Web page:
Sepsis can affect children and adults.

Symptoms in children under five years

If a child under five years has any of the following symptoms, then according to the NHS website, they should be taken straight to A&E, if the youngster:

  • looks mottled, bluish or pale
  • is very lethargic or difficult to wake
  • feels abnormally cold to touch
  • is breathing very fast
  • has a rash that does not fade when you press it
  • has a fit or convulsion

Symptoms in older children and adults

Sepsis symptoms in older children and adults may develop in two stages, with the second stage known as ‘septic shock’.

According to the NHS, if you or your child have had an infection or an injury and have any of the following symptoms, you should contact your doctor immediately:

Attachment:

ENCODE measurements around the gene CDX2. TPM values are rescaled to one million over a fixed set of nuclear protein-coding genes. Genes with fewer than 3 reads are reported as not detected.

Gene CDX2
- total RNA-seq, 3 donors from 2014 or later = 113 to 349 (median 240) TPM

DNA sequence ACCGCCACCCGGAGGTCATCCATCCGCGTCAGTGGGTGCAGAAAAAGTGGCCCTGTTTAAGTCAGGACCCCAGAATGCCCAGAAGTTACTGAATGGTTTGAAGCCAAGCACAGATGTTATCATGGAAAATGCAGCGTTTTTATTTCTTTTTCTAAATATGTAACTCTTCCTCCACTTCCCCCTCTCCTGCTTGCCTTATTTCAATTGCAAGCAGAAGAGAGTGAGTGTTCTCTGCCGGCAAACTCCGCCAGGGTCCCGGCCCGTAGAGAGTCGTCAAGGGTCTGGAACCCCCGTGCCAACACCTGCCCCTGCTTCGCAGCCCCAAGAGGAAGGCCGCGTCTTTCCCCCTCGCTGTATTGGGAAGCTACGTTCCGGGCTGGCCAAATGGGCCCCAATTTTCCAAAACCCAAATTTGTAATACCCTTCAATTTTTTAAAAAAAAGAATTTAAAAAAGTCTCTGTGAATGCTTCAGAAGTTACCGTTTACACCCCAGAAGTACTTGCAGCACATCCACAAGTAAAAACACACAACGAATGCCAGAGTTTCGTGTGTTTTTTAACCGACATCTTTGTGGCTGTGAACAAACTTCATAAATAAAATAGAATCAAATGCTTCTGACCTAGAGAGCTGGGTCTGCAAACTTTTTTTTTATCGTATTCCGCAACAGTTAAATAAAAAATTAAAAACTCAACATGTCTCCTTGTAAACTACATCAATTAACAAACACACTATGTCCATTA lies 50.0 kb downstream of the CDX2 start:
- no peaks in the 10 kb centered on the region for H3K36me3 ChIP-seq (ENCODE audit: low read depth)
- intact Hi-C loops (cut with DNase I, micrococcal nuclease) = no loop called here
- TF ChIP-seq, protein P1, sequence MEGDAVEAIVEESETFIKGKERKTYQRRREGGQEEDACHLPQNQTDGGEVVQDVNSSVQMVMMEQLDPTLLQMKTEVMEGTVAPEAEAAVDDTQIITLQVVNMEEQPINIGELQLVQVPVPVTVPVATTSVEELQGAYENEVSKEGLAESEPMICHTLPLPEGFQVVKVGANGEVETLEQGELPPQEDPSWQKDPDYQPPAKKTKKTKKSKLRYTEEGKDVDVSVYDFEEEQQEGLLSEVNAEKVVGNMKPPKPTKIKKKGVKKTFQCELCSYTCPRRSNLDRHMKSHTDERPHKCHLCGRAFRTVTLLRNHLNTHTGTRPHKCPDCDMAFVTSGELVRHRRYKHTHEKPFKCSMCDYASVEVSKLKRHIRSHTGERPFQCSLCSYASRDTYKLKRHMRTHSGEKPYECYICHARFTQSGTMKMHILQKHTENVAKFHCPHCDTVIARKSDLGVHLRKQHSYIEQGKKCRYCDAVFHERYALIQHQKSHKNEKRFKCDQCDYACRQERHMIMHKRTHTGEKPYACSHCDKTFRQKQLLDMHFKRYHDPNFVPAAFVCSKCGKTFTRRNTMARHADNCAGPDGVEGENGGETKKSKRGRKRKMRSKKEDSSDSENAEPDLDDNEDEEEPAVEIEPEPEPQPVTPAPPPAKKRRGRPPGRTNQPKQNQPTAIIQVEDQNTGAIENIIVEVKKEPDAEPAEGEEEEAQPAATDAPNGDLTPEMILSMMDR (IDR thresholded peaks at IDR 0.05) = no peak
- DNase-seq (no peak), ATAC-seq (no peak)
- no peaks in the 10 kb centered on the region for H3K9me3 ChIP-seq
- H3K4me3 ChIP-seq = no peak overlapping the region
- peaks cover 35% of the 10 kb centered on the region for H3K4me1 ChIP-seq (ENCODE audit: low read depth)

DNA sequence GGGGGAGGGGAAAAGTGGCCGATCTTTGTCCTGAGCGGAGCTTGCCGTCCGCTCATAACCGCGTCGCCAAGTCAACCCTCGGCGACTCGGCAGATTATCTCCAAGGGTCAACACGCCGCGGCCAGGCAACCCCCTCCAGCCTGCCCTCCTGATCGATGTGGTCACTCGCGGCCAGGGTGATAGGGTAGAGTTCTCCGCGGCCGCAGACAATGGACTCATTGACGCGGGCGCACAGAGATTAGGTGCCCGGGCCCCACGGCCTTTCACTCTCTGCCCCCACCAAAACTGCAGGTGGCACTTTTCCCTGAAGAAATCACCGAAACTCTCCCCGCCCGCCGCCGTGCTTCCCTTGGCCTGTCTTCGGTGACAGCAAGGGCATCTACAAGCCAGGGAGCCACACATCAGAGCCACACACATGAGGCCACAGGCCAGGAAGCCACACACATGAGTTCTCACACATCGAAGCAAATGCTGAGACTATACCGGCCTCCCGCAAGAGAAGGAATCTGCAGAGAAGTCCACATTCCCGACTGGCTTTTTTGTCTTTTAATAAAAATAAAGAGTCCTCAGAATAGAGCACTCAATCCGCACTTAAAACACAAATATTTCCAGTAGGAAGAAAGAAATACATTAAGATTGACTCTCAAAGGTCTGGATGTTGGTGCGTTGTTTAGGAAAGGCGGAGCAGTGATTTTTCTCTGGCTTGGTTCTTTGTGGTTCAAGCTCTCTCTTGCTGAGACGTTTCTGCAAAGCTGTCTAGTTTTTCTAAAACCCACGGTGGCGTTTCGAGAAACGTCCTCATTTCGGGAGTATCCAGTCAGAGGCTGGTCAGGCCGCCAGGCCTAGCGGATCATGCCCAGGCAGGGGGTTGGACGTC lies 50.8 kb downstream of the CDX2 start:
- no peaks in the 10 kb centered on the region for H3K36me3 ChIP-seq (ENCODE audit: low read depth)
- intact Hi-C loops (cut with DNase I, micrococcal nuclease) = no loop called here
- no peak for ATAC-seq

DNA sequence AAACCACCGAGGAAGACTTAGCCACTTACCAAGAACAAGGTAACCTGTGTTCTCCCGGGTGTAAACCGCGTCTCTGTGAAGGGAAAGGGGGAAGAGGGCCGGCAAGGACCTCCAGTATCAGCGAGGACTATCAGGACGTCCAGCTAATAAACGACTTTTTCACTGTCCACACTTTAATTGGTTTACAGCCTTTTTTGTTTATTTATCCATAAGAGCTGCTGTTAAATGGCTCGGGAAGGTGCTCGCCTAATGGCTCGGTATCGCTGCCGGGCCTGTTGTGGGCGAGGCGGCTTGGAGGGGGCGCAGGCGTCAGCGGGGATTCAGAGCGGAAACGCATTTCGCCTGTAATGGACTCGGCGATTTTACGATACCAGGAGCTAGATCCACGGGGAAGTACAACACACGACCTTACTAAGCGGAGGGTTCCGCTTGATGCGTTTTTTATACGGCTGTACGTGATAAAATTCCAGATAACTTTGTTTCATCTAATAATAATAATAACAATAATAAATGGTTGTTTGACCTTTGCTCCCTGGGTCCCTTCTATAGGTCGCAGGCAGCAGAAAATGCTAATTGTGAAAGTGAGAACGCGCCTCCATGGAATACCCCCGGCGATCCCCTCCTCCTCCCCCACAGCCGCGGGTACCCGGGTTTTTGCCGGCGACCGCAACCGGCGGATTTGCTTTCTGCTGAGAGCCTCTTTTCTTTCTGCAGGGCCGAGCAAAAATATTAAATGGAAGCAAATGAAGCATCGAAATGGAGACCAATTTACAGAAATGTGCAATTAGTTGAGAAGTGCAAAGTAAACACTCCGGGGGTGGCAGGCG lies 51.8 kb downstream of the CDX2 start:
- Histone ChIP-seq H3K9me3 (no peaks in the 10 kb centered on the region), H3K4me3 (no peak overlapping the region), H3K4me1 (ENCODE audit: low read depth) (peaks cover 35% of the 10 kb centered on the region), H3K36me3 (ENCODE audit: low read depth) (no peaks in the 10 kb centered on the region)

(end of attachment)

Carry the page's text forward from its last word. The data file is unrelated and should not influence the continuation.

Stage 1 Sepsis

  • a high temperature (fever) or low body temperature
  • chills and shivering
  • a fast heartbeat
  • fast breathing

Sometimes, if left untreated, the initial symptoms can develop into what is known as ‘septic shock’. Septic shock occurs when your blood pressure drops to dangerously low levels.

Stage 2 Sepsis (or Septic shock)

The symptoms of Septic shock include:

  • feeling dizzy or faint
  • a change in mental state – such as confusion or disorientation
  • diarrhoea
  • nausea and vomiting
  • slurred speech
  • severe muscle pain
  • severe breathlessness
  • less urine production than usual – for example, not urinating for a day
  • cold, clammy and pale or mottled skin
  • loss of consciousness

Many of these symptoms are similar to those of a person with the flu. Therefore, doctors sometimes fail to diagnose Sepsis until it is too late, potentially leading to permanent injury or even death.